DefenceSynergia is most grateful to Professor Dr Julian Lindley-French for permission to reproduce his speech on board HMS Nelson in Portsmouth at the Trafalgar Night dinner given by the ancient Royal Navy Club of 1756 and 1785 in commemoration of Admiral Lord Nelson’s famous victory and untimely death off Cape Trafalgar on October 21st, 1805. Entitled Nelson and the Pursuit of Victory the speech also briefly considers the challenge of the Royal Navy in the face of the revolution in military technology underway and how Nelson would have fought what is euphemistically called future war.
Nelson and the Pursuit of Victory
Honoured Guests, Distinguished Officers of the Naval Service, ladies and gentlemen
My subject tonight is Nelson and the pursuit of victory. My aim is to pose and answer a question – how would Vice-Admiral Lord Horatio Nelson, 1st Viscount Nelson, Duke of Bronte, Admiral of the White and Colonel of the Marines have pursued victory in what we euphemistically call future war?
To that end, I will consider Nelson’s victories at Copenhagen, the Nile and, of course, his valedictory victory at Trafalgar on October 21st 1805, before I conclude with a very personal anecdote.
My themes? Selection and maintenance of the aim (the Master Principle): the destruction of the enemy, Nelson’s genius for combining innovation, superior technology and firepower at the decisive moment, his acceptance of considered and controlled risk, and his understanding of the power of a trusted and committed team in battle. But, above all, Admiral Lord Nelson’s mastery of decisive leadership through instinct, experience and learning, not least from his own many mistakes.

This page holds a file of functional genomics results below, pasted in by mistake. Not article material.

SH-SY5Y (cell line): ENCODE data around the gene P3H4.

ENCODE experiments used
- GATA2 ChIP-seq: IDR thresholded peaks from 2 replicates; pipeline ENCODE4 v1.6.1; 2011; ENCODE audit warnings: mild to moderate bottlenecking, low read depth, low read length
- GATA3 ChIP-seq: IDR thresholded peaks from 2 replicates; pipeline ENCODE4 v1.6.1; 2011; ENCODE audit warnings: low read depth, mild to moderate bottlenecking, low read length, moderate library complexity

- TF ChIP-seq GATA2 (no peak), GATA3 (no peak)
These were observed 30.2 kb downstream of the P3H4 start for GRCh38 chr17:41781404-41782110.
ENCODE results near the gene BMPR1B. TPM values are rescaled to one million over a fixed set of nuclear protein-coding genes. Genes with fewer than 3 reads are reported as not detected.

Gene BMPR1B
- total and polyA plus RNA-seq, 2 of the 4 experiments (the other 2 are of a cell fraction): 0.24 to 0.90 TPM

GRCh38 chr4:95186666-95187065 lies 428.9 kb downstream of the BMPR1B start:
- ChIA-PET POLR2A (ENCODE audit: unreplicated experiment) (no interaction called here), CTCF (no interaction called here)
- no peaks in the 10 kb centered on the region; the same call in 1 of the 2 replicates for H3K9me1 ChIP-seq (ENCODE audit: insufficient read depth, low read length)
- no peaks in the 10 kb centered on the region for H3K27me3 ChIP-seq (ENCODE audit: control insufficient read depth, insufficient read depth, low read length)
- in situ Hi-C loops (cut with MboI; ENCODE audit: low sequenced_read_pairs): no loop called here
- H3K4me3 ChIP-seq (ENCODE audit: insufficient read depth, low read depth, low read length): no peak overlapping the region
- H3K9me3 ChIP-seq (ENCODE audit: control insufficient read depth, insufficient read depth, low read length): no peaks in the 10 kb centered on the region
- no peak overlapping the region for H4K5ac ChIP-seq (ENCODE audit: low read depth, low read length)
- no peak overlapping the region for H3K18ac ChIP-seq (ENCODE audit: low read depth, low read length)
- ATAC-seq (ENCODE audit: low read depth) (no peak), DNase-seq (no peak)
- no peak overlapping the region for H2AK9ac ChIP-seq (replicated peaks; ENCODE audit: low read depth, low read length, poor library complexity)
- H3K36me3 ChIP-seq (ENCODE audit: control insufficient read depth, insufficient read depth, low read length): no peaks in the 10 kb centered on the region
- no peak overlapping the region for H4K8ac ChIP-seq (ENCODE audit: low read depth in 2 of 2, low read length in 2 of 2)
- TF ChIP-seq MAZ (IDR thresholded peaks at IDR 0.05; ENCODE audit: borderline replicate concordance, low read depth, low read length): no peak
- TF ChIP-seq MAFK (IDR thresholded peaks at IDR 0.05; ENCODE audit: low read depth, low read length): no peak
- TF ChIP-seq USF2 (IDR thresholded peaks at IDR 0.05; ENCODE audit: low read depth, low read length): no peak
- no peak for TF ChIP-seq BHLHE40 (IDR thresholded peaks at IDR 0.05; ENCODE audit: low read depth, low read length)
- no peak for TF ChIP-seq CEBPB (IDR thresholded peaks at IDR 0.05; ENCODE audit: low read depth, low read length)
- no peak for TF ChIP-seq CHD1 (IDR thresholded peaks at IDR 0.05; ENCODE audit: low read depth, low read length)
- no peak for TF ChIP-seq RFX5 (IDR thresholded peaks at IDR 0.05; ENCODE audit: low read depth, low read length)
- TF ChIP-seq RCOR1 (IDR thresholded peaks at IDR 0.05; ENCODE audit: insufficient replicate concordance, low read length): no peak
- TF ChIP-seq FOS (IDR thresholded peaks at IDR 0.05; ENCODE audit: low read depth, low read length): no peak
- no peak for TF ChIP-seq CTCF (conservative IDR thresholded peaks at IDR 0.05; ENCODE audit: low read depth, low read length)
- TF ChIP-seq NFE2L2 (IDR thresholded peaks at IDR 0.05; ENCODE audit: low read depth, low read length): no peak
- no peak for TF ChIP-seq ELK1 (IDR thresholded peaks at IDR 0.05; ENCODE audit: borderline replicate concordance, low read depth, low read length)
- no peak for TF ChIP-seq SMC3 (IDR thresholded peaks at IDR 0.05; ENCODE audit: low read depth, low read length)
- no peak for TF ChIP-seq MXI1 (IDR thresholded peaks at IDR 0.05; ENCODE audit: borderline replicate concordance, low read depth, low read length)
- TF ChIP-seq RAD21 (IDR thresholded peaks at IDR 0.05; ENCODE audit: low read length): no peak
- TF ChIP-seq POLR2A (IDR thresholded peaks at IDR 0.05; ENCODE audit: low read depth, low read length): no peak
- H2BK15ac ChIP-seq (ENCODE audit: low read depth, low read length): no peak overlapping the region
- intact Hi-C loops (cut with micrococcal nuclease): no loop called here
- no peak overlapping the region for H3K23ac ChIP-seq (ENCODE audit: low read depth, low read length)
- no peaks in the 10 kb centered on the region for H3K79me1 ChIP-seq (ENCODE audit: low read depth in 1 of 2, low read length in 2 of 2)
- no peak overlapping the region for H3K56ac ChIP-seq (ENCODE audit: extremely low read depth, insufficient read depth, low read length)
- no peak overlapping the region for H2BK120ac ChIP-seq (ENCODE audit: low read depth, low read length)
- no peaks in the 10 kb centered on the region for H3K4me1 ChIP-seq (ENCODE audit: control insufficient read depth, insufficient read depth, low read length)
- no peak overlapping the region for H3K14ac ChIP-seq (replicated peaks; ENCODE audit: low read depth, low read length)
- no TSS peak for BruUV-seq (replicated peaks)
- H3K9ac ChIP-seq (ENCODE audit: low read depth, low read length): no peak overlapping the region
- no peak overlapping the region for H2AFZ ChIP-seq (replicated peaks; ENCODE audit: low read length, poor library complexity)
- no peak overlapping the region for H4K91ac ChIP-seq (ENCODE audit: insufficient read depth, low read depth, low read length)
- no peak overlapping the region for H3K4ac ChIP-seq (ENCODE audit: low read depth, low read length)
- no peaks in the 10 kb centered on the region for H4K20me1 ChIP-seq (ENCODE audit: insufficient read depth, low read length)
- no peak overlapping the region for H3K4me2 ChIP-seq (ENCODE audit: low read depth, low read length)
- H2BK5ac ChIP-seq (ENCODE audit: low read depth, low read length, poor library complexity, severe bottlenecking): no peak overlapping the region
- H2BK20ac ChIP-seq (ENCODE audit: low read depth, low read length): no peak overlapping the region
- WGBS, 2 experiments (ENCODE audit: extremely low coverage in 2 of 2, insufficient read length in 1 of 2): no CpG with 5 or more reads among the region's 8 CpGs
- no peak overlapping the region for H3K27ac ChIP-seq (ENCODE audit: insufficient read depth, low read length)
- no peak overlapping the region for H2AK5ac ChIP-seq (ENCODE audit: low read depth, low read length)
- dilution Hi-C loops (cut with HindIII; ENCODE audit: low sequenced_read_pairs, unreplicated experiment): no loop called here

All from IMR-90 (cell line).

At the August 1795 Battle of the Nile Nelson seized the moment created and afforded by a tactical mistake by his opponent the French Admiral Brueys. However, it was an opportunity sealed by his tactical genius and his innovative thinking. At the Nile, Nelson ensured each French man-o-war always faced at least two British. Then, with the superior rate and weight of fire his gunlock cannon and their well-trained gun-crews afforded the Fleet, allied to a willingness to take a calculated risk in shallow waters, Brueys was quickly disabused of his complacent belief that his defensive position was strong.
Nelson was also willing to take personal risk. The night before the action during dinner on board HMS Vanguard Nelson said, (and I quote) “This time tomorrow I shall either have gained a peerage or Westminster Abbey”. And, whilst Nelson eventually battered the French fleet into submission it was not before he had been wounded in the head. He knew the risk, but he also knew that ending Bonaparte’s ambitions on Egypt was a strategic prize worth the risk-reward decision he had to take.
Nelson’s understanding of the role of force in the national interest was also evident at the 1801 Battle of Copenhagen. Indeed, Nelson fully understood the grand strategic implications of ensuring the modern Danish fleet could never have been employed against the Royal Navy in possible combination with Russia and Sweden. To that end, Nelson was prepared to accept significant risk against a strong defence because again he understood the strategic significance of the action. When Admiral Sir Hyde Parker signalled that Nelson might consider withdrawing under heavy fire Nelson said to his flag captain Thomas Foley, “You know, Foley, I only have one eye and I have the right to be blind sometimes”.
Nelson’s use of truce during the battle also demonstrated just how politically savvy he had become, unlike earlier in his career. Under a flag of truce Nelson sent a note to the Danish Crown Prince. It is a masterpiece of forceful British diplomacy. It said, and I quote: “To the Brothers of Englishmen, the Danes. Lord Nelson has directions to spare Denmark when she is no longer resisting, but if firing is continued on the part of Denmark, Lord Nelson will be obliged to set on fire the floating batteries he has taken, without having the power to save the brave Danes who have defended them”.